The 5th Replenishment Conference for the Global Fund to Fight AIDS, Tuberculosis and Malaria wrapped up in Montreal this afternoon pretty much on target for its $13 Billion goal. You can read a statement from the Global Fund
And if you want to read even more, you can see the Press Release from Canadian Civil Society Organizations by
Another in the blog series from Huffington Post and the Interagency Coalition on AIDS and Development (ICAD) leading up to the Replenishment Conference September 16 and 17, read the poignant story which makes the strong case for fully funding the Global Fund.
GRAN has been supporting the Global Fund for many years by encouraging our government to do its fair share in pledging to the Fund. We are so pleased that Canada is hosting the Global Fund’s 5th Replenishment Conference in Montreal on September 16 and17 and that this government has increased its pledge by 20% over what was pledged three years ago.
Read a blog post by the Minister of International Development, the Honorable Marie-Claude Bibeau.
This week over 5 million Canadian children and youth will head back to school looking forward to another year of learning. However, GRAN's thoughts are with the 62 million girls who are not only being denied this right but also a chance to make their dreams a reality.
Please consider signing Global Citizen's petition, one of our partners in education, to encourage world leaders to commit to getting all girls in school to ensure they have a future with choices, hopes and possibilities.
Signing this petition will let PM Trudeau know that girls' rights are important to us and that education will help achieve both gender equality and the rights of girls and women.
GRAN representative Irene Clarke attended the Civil Society Organization Hearing that led to the UN High Level Meeting on HIV/AIDS in early June. The result of the meetings was the UN Political Declaration on HIV and AIDS. Read a discussion of the recommendations that appeared in The Lancet. The author proposes three critical areas of action, one of which is access to medicines.
The Education Commission is a major global initiative engaging world leaders, policy makers and researchers to develop a compelling investment case and to provide a roadmap to overcome the barriers to lifelong education and learning for all.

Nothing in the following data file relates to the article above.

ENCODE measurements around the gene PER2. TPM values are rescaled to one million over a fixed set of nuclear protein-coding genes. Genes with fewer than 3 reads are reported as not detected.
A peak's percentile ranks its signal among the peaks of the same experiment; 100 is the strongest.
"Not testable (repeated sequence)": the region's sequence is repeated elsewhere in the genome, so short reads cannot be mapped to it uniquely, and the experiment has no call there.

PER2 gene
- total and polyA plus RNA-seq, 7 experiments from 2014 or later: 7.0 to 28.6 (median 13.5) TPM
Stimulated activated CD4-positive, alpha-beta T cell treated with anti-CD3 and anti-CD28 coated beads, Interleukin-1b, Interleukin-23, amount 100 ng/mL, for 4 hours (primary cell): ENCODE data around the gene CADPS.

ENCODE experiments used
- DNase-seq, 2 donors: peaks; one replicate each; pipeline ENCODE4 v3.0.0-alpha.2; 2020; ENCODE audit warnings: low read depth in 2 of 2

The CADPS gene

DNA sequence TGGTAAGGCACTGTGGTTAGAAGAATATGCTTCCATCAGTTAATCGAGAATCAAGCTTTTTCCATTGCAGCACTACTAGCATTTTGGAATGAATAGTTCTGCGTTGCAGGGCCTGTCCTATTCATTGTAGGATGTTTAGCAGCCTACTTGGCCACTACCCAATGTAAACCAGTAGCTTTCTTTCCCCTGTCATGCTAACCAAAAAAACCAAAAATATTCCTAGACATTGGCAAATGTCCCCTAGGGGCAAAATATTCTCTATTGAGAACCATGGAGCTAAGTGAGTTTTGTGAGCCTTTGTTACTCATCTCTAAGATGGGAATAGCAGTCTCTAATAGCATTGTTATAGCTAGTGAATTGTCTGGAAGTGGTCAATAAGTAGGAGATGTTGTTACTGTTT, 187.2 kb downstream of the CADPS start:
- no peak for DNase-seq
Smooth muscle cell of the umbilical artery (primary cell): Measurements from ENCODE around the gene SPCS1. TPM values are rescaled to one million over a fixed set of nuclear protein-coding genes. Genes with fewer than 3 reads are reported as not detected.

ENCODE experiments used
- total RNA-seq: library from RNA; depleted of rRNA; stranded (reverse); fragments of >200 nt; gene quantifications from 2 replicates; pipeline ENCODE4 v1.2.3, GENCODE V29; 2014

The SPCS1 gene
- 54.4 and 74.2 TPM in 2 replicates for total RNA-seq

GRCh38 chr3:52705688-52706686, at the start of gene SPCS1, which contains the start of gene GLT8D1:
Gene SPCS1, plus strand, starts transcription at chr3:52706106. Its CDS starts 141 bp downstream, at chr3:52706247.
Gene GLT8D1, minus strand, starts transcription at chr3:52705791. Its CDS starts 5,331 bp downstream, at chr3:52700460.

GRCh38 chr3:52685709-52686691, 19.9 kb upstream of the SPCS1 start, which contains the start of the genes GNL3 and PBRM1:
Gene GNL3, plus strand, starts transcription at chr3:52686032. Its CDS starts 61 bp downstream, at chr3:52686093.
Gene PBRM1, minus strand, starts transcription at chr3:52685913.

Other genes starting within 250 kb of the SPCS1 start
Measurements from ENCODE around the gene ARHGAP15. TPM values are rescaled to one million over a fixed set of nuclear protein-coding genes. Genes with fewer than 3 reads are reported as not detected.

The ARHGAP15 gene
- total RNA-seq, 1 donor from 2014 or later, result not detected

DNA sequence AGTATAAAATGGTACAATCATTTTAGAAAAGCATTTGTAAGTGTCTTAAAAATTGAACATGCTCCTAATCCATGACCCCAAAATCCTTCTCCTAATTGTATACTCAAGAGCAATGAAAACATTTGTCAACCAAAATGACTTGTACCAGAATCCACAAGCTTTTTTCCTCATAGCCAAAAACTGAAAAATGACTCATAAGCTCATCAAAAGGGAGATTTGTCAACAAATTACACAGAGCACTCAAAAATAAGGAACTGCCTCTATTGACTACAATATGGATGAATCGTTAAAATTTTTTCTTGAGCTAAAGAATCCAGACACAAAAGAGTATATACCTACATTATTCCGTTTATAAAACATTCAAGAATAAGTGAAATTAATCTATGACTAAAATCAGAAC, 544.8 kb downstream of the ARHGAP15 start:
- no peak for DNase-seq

Launched in September of last year, the Education Commission’s findings will be presented to the UN Secretary-General Ban Ki-moon at the 2016 General Assembly in New York on September 18th who has agreed to act on the recommendations in the report.
The Commission has three clear objectives:
- Bring together the best evidence from around the globe about what works to expand and improve learning opportunities.
- Agree on an investment case and agenda for action.
- Inspire and persuade leaders – at all levels and sectors – to action
Learn more about the important work of the Education Commission at
GRAN participated in the recent consultations held by the Government of Canada to formulate a new framework for international assistance. which outlines a vision urging a renewed focus on sub-Saharan Africa, including older women in a feminist lens, and upholding the rights of women and girls to health, education and lives free from gender violence. Our themes also include the importance of peace, security and the role women play in achieving sustainable development. To download the Government’s discussion paper .
Around the world, children in areas of crisis and conflict are often denied access to education. The world’s newest country, South Sudan, currently has the world’s highest proportion of out-of-school children, 51%. This percentage is even higher for girls: a troubling 70% of girls in South Sudan do not attend school. The Education Cannot Wait Fund is dedicated to changing this. The Fund works to ensure that children in crisis and conflict areas have access to school and learning. To learn more, .
For children in conflict areas, education is critical in helping them cope and recover from trauma. Did you know that globally only 2% of humanitarian funding goes towards education? When you are connecting with your MP in August or September there are to help you make the case that Canada’s humanitarian education funding needs to be increased.
"Today, one in ten Canadians are unable to afford medications as a result of costs — a problem that affects nearly a quarter of Canadian households."
The proposed Trans Pacific Partnership trade agreement threatens to bring even higher drug costs. Prescription drugs will be priced out of reach for many, whether at home or abroad.
A Good Reason to Invest in Education
Peacebuilding is a fundamental Canadian value and what we all strive and hope for in our world. That is why we should be paying some attention to ‘Learning for Peace’, UNICEF’s largest global peacebuilding program. Initiated in 2012 in partnership with the government of the Netherlands, ‘Learning for Peace’ is an innovative, cross-sectoral initiative to address root causes of conflict and strengthen resilience, social cohesion and human security in 14 conflict-affected countries. Taking place in schools, Learning for Peace is a unique initiative to bridge education and peacebuilding. At a special event on June 30, 2016, UNICEF celebrated the achievements of this programme and launched its final piece of research, examining the impact of conflict on education inequality and gender parity. UNICEF’s work to enhance access to safe, quality education, protection and development opportunities for youth offers crucial contributions to peace.
To learn more about the crucial role of education in peacebuilding, read more on the Global Partnership for Education blog:
If you too feel strongly that Canada should invest in education in development for a more peaceful world, let your MP know and send him/her a letter. A sample letter can be found here: